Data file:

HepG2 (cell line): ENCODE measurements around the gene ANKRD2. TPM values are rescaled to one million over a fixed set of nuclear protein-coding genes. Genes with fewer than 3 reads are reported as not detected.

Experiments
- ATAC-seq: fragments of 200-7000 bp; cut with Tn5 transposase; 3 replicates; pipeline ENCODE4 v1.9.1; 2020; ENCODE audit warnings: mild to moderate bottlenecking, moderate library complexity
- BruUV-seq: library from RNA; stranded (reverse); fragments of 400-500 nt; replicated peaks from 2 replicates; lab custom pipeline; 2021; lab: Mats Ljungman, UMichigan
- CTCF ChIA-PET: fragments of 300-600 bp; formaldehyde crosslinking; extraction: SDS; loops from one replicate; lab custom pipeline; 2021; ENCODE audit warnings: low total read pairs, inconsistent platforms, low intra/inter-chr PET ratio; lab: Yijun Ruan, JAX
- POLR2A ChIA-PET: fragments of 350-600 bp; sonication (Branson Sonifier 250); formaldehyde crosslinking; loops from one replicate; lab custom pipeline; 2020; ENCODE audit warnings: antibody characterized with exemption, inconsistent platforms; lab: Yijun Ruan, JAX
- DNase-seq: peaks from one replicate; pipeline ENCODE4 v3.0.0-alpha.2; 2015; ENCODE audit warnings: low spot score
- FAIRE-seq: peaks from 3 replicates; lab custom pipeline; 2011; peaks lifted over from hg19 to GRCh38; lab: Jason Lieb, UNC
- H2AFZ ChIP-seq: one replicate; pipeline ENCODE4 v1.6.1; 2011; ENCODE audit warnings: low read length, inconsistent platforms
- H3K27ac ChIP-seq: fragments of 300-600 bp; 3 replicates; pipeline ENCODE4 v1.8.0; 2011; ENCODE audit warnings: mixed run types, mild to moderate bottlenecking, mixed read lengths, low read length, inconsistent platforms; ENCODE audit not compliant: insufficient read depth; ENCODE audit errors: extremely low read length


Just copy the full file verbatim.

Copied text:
HepG2 (cell line): ENCODE measurements around the gene ANKRD2. TPM values are rescaled to one million over a fixed set of nuclear protein-coding genes. Genes with fewer than 3 reads are reported as not detected.

Experiments
- ATAC-seq: fragments of 200-7000 bp; cut with Tn5 transposase; 3 replicates; pipeline ENCODE4 v1.9.1; 2020; ENCODE audit warnings: mild to moderate bottlenecking, moderate library complexity
- BruUV-seq: library from RNA; stranded (reverse); fragments of 400-500 nt; replicated peaks from 2 replicates; lab custom pipeline; 2021; lab: Mats Ljungman, UMichigan
- CTCF ChIA-PET: fragments of 300-600 bp; formaldehyde crosslinking; extraction: SDS; loops from one replicate; lab custom pipeline; 2021; ENCODE audit warnings: low total read pairs, inconsistent platforms, low intra/inter-chr PET ratio; lab: Yijun Ruan, JAX
- POLR2A ChIA-PET: fragments of 350-600 bp; sonication (Branson Sonifier 250); formaldehyde crosslinking; loops from one replicate; lab custom pipeline; 2020; ENCODE audit warnings: antibody characterized with exemption, inconsistent platforms; lab: Yijun Ruan, JAX
- DNase-seq: peaks from one replicate; pipeline ENCODE4 v3.0.0-alpha.2; 2015; ENCODE audit warnings: low spot score
- FAIRE-seq: peaks from 3 replicates; lab custom pipeline; 2011; peaks lifted over from hg19 to GRCh38; lab: Jason Lieb, UNC
- H2AFZ ChIP-seq: one replicate; pipeline ENCODE4 v1.6.1; 2011; ENCODE audit warnings: low read length, inconsistent platforms
- H3K27ac ChIP-seq: fragments of 300-600 bp; 3 replicates; pipeline ENCODE4 v1.8.0; 2011; ENCODE audit warnings: mixed run types, mild to moderate bottlenecking, mixed read lengths, low read length, inconsistent platforms; ENCODE audit not compliant: insufficient read depth; ENCODE audit errors: extremely low read length